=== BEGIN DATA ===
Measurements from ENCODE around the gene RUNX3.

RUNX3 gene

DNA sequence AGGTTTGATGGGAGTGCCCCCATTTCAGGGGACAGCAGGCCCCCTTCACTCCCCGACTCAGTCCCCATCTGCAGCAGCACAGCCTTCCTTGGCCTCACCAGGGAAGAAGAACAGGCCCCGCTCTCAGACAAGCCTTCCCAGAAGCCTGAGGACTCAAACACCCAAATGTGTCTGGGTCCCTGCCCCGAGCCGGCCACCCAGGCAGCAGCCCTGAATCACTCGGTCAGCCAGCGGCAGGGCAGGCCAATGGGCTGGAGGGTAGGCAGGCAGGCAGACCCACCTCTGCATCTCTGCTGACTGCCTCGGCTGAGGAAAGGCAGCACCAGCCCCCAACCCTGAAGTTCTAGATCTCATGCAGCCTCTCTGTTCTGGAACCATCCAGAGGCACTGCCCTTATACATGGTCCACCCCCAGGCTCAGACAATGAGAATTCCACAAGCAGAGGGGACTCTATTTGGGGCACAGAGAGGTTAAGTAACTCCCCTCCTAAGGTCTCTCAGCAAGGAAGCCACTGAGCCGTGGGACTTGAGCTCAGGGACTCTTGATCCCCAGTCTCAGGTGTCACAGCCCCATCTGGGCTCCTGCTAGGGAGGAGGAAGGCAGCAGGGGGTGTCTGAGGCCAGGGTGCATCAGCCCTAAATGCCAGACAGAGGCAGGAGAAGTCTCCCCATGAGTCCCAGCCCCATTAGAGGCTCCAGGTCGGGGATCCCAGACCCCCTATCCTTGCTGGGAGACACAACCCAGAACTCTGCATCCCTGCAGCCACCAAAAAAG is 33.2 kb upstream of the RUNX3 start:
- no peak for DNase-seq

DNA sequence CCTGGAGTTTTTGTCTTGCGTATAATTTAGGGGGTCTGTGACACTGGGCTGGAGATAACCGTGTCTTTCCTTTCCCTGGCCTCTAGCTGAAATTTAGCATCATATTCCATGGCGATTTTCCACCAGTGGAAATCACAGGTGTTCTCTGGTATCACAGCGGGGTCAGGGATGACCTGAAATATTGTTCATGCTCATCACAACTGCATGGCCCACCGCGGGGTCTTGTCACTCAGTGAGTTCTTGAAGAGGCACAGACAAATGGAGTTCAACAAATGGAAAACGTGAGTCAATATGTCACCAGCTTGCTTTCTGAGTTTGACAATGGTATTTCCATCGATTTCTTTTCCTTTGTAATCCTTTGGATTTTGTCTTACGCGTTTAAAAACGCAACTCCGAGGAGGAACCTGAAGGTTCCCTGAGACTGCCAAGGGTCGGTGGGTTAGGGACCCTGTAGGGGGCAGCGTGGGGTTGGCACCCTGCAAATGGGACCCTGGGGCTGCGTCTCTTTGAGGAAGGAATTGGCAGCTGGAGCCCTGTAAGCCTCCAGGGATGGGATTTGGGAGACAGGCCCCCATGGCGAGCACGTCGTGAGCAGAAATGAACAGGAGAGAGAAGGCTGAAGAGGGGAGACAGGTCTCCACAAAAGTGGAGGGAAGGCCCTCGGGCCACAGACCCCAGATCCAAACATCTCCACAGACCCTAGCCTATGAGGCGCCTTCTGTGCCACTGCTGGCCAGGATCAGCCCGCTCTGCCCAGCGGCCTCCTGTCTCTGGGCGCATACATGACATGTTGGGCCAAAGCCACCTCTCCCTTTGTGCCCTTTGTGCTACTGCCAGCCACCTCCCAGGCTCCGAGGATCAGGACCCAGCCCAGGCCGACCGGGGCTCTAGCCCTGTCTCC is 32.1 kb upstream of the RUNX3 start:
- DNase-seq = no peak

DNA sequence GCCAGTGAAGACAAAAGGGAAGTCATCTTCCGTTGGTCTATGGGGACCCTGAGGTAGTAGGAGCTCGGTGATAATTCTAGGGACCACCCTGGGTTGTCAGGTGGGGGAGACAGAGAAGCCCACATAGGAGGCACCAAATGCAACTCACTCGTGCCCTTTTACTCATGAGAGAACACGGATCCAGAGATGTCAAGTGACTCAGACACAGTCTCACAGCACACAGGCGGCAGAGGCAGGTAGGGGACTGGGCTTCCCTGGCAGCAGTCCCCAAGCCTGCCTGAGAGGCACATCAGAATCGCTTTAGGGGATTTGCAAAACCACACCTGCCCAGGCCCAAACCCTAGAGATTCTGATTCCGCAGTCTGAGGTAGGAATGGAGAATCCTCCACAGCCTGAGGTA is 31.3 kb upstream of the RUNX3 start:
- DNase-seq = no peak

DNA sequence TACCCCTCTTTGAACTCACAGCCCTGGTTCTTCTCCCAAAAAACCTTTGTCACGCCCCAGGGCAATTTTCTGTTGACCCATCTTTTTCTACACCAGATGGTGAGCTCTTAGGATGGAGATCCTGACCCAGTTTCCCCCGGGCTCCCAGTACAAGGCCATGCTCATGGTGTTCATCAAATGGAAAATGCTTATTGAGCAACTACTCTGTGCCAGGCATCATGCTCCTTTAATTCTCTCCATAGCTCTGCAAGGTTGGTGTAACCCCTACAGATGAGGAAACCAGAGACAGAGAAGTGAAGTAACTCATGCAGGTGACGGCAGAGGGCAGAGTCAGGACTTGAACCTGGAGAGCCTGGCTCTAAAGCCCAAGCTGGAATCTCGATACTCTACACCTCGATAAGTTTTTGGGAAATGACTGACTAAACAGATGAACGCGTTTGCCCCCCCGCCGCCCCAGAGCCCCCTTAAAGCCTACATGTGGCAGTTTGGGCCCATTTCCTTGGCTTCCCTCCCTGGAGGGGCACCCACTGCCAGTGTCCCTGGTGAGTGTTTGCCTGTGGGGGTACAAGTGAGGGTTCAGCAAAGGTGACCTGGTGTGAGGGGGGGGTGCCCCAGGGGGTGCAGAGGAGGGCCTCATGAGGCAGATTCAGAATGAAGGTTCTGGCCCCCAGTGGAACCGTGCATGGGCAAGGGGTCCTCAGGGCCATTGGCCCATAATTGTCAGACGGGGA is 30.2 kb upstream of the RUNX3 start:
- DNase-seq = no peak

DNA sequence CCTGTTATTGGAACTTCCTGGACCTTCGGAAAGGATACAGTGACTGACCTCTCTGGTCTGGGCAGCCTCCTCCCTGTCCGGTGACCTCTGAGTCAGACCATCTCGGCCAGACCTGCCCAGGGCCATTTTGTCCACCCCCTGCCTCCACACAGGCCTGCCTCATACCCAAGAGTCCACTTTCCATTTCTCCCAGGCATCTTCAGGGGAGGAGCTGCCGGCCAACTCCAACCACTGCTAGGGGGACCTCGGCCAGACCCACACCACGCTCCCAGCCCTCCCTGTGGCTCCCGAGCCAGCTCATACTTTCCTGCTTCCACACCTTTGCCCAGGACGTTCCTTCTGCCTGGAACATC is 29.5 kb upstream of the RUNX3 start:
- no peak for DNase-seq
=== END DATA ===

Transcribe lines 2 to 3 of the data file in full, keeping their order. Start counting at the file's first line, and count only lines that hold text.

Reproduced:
RUNX3 gene

DNA sequence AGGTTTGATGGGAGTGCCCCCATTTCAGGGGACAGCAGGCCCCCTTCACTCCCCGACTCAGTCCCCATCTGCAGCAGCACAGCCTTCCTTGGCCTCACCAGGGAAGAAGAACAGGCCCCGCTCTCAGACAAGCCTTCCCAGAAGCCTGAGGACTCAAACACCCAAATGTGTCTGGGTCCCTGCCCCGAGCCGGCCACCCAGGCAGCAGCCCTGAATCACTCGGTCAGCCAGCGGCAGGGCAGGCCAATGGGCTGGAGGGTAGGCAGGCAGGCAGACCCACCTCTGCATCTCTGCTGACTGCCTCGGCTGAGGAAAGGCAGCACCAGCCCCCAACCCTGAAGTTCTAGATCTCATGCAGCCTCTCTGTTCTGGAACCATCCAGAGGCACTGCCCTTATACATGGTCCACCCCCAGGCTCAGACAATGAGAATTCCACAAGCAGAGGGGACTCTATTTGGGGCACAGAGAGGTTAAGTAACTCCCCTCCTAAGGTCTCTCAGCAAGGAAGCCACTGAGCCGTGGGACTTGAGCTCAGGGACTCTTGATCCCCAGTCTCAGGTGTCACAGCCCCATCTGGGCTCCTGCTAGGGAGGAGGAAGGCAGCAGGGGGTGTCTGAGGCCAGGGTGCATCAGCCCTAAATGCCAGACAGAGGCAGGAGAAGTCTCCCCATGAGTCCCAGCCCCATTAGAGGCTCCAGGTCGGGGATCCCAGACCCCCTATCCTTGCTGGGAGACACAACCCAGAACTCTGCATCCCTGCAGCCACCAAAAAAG is 33.2 kb upstream of the RUNX3 start: